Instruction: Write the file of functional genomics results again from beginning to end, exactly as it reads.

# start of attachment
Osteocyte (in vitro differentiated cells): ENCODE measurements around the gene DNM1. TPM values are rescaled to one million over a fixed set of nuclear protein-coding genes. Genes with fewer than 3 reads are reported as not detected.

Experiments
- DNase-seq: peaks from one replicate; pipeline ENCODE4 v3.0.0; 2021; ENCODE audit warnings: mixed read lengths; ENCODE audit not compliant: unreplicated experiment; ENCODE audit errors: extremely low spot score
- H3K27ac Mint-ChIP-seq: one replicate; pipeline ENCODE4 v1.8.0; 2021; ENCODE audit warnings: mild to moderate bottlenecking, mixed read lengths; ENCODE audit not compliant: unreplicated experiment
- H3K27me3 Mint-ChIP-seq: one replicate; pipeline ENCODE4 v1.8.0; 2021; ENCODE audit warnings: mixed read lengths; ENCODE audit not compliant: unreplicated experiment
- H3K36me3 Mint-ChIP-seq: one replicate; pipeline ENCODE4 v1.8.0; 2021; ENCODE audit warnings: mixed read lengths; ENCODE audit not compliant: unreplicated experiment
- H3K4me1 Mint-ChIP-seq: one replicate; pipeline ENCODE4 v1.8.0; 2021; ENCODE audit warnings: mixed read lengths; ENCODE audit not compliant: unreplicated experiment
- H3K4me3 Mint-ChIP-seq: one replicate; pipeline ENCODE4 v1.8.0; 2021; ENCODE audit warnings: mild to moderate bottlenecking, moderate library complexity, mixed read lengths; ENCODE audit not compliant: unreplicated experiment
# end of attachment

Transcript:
Osteocyte (in vitro differentiated cells): ENCODE measurements around the gene DNM1. TPM values are rescaled to one million over a fixed set of nuclear protein-coding genes. Genes with fewer than 3 reads are reported as not detected.

Experiments
- DNase-seq: peaks from one replicate; pipeline ENCODE4 v3.0.0; 2021; ENCODE audit warnings: mixed read lengths; ENCODE audit not compliant: unreplicated experiment; ENCODE audit errors: extremely low spot score
- H3K27ac Mint-ChIP-seq: one replicate; pipeline ENCODE4 v1.8.0; 2021; ENCODE audit warnings: mild to moderate bottlenecking, mixed read lengths; ENCODE audit not compliant: unreplicated experiment
- H3K27me3 Mint-ChIP-seq: one replicate; pipeline ENCODE4 v1.8.0; 2021; ENCODE audit warnings: mixed read lengths; ENCODE audit not compliant: unreplicated experiment
- H3K36me3 Mint-ChIP-seq: one replicate; pipeline ENCODE4 v1.8.0; 2021; ENCODE audit warnings: mixed read lengths; ENCODE audit not compliant: unreplicated experiment
- H3K4me1 Mint-ChIP-seq: one replicate; pipeline ENCODE4 v1.8.0; 2021; ENCODE audit warnings: mixed read lengths; ENCODE audit not compliant: unreplicated experiment
- H3K4me3 Mint-ChIP-seq: one replicate; pipeline ENCODE4 v1.8.0; 2021; ENCODE audit warnings: mild to moderate bottlenecking, moderate library complexity, mixed read lengths; ENCODE audit not compliant: unreplicated experiment